Allow me to share my EXCITING NEWS before I get to those common errors. Laurie Sanders of Black Velvet Seductions and I are in discussions about turning my workshops into books. At present, we are determining how best to translate them to book form. IF BVS publishes the workshops in book form, they will be available in Kindle format, e-book format, and paperback format.
The books will expand upon the material covered in the workshops with more examples and more check-yourself exercises (homework) with answers supplied. Even if you took the workshop, you’ll want the book because of the new additions.
Now, on with those common errors —
As a line editor for Black Velvet Seductions, I have read many entertaining and thought-provoking stories over the past year. I have also found some common mistakes in punctuation, grammar, and usage in these manuscripts. I’ll share the two most common errors with you – mixing up its and it’s, and joining the parts of a compound sentence with only a comma – an error called a comma splice.
Before I end the confusion surrounding these mistakes, I have a question for you readers: Workshop or book? Which would you rather do – attend a workshop or buy a book with the same info as in the workshop? I’m considering publishing my most popular workshops as books. I’d really like everyone to give me an opinion. One lucky person who leaves a comment will receive July’s workshop free. You have until this coming Friday to leave your comment. Good luck. Remember if you don’t comment, you can’t win!!!
On with these pesky mistakes–
its and it’s –
I really think that some writers say to themselves when it comes to apostrophe use, “Eenie, meenie, miny mo, where does this apostrophe go?”
Its is a possessive pronoun – Possessive pronouns do NOT use an apostrophe to show ownership.
The puppy hurt its paw.
My little brother hurt his hand.
My big sister hurt her hand.
My mom and dad hurt their hands.
Did you hurt your hand?
No apostrophes anywhere!!! Possessive pronouns don’t use an apostrophe. Repeat that ten times. I’ll count –
Five – don’t stop now. You have only five more to go.
Ten — Great job
It’s is a contraction for it is. A letter is left out. When we leave out letters, we use an apostrophe to take the place of these left-out letters. Other contractions are
you’re – you are
they’re – they are
we’ll — we will
she’d – she had or she would
See the apostrophe in each of the words in the list above? Apostrophes are there because a letter or letters have been left out.
Comma splice – This error is the one that really tips my tiara. Here’s an example of the ERROR:
Jody walked to the door and knocked, no one answered.
Commas separate; they do not join. Remember that and I hope you won’t make this mistake.
Repeat ten times – Commas separate; they do not join. I’ll wait.
Finished – great!
Let me explain some English terms before I show you how to correct comma splices.
Did I hear a groan? I promise the explanation will be painless.
Compound sentence – Two main ideas joined by a comma and a coordinating conjunction
Coordinating conjunctions – for, and, neither, but, or, yet, so — FANBOYS
The problem is deciding if you have a compound sentence or simply compound parts of a sentence. Let’s look at our sentence again. Jody walked to the door and knocked, no one answered.
Ask yourself – How many ideas are there? Can each stand alone – is a complete idea?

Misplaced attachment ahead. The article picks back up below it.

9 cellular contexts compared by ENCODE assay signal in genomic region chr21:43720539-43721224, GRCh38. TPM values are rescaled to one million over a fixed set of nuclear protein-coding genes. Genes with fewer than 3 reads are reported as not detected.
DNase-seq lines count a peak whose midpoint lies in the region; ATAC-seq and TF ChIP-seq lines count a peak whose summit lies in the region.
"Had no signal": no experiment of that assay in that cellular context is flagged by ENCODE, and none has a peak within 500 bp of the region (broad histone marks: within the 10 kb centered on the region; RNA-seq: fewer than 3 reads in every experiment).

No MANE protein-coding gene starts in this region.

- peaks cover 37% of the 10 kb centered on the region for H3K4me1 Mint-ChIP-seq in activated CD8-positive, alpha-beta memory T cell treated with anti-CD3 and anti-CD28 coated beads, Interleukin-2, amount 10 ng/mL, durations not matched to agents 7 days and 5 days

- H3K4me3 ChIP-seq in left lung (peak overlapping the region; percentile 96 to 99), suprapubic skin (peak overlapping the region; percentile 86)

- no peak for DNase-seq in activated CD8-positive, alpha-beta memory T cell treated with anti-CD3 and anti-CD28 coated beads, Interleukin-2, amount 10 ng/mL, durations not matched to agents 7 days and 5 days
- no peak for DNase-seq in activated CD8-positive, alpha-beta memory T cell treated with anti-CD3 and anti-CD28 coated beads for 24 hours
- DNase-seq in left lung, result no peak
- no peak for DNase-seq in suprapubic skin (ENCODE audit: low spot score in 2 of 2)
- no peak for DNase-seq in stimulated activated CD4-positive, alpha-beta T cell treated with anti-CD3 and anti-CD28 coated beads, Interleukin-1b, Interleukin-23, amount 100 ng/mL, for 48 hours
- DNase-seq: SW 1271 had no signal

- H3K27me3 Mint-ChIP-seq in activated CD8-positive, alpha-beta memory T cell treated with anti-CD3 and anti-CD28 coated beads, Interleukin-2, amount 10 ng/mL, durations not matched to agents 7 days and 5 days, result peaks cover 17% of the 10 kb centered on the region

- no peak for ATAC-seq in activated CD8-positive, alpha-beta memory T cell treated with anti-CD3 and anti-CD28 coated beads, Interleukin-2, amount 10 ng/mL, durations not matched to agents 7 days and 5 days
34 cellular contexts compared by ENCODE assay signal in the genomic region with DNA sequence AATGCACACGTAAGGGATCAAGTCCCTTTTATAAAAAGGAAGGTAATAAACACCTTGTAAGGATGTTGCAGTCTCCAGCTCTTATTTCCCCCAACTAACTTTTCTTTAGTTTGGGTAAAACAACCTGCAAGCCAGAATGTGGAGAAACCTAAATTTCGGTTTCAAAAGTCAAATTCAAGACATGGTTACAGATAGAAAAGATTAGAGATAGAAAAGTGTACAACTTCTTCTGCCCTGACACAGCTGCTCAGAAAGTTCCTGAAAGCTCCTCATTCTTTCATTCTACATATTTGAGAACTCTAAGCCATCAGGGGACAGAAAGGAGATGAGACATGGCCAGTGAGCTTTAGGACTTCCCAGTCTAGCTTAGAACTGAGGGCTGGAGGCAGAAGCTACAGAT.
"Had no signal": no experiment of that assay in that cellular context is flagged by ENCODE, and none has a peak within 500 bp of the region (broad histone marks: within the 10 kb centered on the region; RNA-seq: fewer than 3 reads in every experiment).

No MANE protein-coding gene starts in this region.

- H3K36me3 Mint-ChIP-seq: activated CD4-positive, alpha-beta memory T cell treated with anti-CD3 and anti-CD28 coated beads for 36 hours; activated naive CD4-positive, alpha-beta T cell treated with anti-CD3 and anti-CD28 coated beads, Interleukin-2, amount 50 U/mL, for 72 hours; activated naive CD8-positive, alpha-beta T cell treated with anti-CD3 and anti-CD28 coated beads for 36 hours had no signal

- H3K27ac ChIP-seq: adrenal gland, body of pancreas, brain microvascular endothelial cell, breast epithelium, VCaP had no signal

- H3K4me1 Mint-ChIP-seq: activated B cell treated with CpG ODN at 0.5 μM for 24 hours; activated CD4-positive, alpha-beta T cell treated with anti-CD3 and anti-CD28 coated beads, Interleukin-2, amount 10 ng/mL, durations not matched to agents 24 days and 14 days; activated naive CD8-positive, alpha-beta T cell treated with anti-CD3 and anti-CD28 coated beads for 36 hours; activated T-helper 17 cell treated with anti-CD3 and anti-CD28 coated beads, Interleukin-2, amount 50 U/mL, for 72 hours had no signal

Jody walked to the door and knocked. Makes sense.
No one answered. Makes sense. So the answer to our question is YES. Each main idea can stand by itself. In this case, that comma needs a coordinating conjunction following it.
There are three ways to correct a comma splice.
- Add a coordinating conjunction AFTER the comma.
Jody walked to the door and knocked, but no one answered.
- Change the comma to a semi-colon.
Jody walked to the door and knocked; no one answered.
- Break the compound sentence into two simple sentences.
Jody walked to the door and knocked. No one answered.
Now I can hear you asking, “Most marvelous Queen, why didn’t you add a comma after door? And is a coordinating conjunction.”
Yes, you are right about and. Let’s look at the first part of that sentence again. Jody walked to the door and knocked – check to the right and to the left of and for a subject and a verb. Subjects do the action of verbs. Here Jody walked – subject –verb.
and knocked – no subject, only a verb. In this case, we have compound verbs, but we don’t have compound sentences – no comma after door.
I hope I have helped clear up the confusion of its and it’s and comma splices. If you are punctuation-challenged, visit my blog – http://queenofenglish.wordpress.com – for more of the Queen’s tidbits of wisdom. Even if you’re not punctuation-challenged, visit anyway!
You also might want to consider taking a workshop with the Queen. July’s workshop is CREATING AGREEMENT BETWEEN SUBJECTS AND VERBS AND BETWEEN PRONOUNS AND THEIR ANTECEDENTS. You will find more info on my blog http://queenofenglish.wordpress.com.
I will present a week-long workshop PUNCTUATING YOUR WAY TO A CONTRACT beginning August 1, 2011, on Savvy Authors —http://www.savvyauthors.com/vb/showevent.php?eventid=812 .
I will present a month-long workshop PASSIVE WRITING: DO YOU REALLY WANT TO SEND YOUR READER INTO A COMA? beginning September 1, 2011, on Writers Online Classes — http://www.writersonlineclasses.com/?page_id=592.
If you have a suggestion for a workshop, please e-mail it to me at [email protected]. I offer workshops on many different topics related to English and writing mechanics. Watch for announcements of future workshops on my blog at http://queenofenglish.wordpress.com .
Thank you again, Starla, for allowing me to take over your blog for a day. To all you readers, remember if you don’t comment, you can’t win a free workshop with the Queen.
MM the Queen of English